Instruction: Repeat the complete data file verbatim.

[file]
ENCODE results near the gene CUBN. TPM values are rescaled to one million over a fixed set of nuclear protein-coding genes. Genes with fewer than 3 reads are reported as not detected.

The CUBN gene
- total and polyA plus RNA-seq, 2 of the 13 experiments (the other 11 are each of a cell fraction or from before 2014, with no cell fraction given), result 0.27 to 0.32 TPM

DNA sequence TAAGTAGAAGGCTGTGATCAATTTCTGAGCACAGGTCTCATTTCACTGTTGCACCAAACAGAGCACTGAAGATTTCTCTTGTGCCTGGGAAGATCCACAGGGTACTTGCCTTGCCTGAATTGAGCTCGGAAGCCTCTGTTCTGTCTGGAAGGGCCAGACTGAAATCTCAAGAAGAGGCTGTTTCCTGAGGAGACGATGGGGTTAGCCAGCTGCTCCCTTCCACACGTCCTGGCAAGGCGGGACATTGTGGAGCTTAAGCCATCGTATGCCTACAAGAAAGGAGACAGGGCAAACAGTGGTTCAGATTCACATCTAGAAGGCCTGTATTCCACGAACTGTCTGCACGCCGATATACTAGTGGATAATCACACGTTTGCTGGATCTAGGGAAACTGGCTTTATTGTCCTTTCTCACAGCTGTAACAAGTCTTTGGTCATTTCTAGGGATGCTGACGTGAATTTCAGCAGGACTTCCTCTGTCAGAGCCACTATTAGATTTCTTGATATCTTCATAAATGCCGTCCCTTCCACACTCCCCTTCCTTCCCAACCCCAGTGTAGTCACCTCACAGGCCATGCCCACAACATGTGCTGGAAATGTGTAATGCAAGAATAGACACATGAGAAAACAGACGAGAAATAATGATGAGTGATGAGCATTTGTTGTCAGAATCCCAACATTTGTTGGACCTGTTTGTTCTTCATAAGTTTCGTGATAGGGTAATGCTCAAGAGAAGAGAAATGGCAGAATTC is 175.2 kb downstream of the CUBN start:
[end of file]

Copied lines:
ENCODE results near the gene CUBN. TPM values are rescaled to one million over a fixed set of nuclear protein-coding genes. Genes with fewer than 3 reads are reported as not detected.

The CUBN gene
- total and polyA plus RNA-seq, 2 of the 13 experiments (the other 11 are each of a cell fraction or from before 2014, with no cell fraction given), result 0.27 to 0.32 TPM

DNA sequence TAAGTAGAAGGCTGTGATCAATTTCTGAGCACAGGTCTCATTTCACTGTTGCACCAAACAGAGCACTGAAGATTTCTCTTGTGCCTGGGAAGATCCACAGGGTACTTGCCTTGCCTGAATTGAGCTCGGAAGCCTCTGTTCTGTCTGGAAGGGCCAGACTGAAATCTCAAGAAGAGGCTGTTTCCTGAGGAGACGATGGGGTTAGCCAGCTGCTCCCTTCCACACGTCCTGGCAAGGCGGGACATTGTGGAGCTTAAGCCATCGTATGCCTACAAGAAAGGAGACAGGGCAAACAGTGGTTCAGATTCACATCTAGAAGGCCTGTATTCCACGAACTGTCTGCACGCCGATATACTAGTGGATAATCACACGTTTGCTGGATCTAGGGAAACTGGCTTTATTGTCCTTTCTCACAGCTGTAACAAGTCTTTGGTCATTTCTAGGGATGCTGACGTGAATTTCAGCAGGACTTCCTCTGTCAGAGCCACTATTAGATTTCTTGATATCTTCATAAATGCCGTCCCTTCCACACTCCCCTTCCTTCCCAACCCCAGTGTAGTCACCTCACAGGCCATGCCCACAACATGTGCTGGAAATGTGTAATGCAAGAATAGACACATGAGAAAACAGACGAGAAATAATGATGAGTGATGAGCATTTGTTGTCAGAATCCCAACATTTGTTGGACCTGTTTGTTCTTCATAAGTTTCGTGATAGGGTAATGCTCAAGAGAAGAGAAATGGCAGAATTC is 175.2 kb downstream of the CUBN start: